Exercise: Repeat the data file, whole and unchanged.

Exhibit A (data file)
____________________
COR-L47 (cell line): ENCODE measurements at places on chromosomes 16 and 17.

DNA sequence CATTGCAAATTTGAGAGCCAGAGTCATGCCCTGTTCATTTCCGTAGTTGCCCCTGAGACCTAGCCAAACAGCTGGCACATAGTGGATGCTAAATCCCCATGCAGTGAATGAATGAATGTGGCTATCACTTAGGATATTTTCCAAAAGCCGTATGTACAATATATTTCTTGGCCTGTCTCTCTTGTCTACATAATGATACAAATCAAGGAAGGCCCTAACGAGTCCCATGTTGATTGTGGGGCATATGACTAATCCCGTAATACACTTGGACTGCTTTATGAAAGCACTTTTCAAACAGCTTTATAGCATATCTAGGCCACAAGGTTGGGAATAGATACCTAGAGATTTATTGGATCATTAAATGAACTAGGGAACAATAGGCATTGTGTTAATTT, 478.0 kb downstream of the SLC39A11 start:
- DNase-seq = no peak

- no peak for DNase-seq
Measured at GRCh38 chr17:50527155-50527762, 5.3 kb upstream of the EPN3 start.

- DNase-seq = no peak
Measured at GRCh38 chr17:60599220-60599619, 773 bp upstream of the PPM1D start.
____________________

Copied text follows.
COR-L47 (cell line): ENCODE measurements at places on chromosomes 16 and 17.

DNA sequence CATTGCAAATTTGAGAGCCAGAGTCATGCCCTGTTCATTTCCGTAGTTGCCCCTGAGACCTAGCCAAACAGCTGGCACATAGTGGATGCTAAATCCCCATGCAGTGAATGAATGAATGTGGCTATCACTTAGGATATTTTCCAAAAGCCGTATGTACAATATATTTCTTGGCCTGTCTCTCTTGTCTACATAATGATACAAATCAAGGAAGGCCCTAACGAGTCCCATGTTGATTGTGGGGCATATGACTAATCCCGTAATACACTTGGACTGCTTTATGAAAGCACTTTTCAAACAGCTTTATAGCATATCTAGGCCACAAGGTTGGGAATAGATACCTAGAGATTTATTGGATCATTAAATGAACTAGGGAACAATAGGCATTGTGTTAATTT, 478.0 kb downstream of the SLC39A11 start:
- DNase-seq = no peak

- no peak for DNase-seq
Measured at GRCh38 chr17:50527155-50527762, 5.3 kb upstream of the EPN3 start.

- DNase-seq = no peak
Measured at GRCh38 chr17:60599220-60599619, 773 bp upstream of the PPM1D start.